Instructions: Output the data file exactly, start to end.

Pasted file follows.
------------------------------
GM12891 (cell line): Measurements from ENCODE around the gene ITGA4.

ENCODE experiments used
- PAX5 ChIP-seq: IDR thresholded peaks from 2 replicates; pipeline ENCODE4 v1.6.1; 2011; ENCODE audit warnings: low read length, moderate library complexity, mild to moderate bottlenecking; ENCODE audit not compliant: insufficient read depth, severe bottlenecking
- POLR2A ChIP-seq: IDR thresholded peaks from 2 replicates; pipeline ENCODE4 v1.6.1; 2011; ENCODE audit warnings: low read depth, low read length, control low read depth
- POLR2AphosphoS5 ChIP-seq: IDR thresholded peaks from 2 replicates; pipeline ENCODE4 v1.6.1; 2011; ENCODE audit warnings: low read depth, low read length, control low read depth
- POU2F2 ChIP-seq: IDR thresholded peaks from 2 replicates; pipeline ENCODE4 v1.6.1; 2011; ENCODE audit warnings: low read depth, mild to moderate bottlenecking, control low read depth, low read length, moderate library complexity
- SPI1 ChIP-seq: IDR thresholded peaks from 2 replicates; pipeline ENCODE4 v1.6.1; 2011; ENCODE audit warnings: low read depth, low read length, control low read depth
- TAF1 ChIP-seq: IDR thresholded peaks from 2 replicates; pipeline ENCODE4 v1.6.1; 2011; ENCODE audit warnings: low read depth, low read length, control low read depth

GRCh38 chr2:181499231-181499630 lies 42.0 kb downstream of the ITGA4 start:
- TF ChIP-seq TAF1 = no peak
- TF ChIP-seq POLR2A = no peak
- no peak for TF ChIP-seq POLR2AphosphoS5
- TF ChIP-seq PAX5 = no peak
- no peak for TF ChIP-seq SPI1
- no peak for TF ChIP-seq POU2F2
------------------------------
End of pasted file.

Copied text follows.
GM12891 (cell line): Measurements from ENCODE around the gene ITGA4.

ENCODE experiments used
- PAX5 ChIP-seq: IDR thresholded peaks from 2 replicates; pipeline ENCODE4 v1.6.1; 2011; ENCODE audit warnings: low read length, moderate library complexity, mild to moderate bottlenecking; ENCODE audit not compliant: insufficient read depth, severe bottlenecking
- POLR2A ChIP-seq: IDR thresholded peaks from 2 replicates; pipeline ENCODE4 v1.6.1; 2011; ENCODE audit warnings: low read depth, low read length, control low read depth
- POLR2AphosphoS5 ChIP-seq: IDR thresholded peaks from 2 replicates; pipeline ENCODE4 v1.6.1; 2011; ENCODE audit warnings: low read depth, low read length, control low read depth
- POU2F2 ChIP-seq: IDR thresholded peaks from 2 replicates; pipeline ENCODE4 v1.6.1; 2011; ENCODE audit warnings: low read depth, mild to moderate bottlenecking, control low read depth, low read length, moderate library complexity
- SPI1 ChIP-seq: IDR thresholded peaks from 2 replicates; pipeline ENCODE4 v1.6.1; 2011; ENCODE audit warnings: low read depth, low read length, control low read depth
- TAF1 ChIP-seq: IDR thresholded peaks from 2 replicates; pipeline ENCODE4 v1.6.1; 2011; ENCODE audit warnings: low read depth, low read length, control low read depth

GRCh38 chr2:181499231-181499630 lies 42.0 kb downstream of the ITGA4 start:
- TF ChIP-seq TAF1 = no peak
- TF ChIP-seq POLR2A = no peak
- no peak for TF ChIP-seq POLR2AphosphoS5
- TF ChIP-seq PAX5 = no peak
- no peak for TF ChIP-seq SPI1
- no peak for TF ChIP-seq POU2F2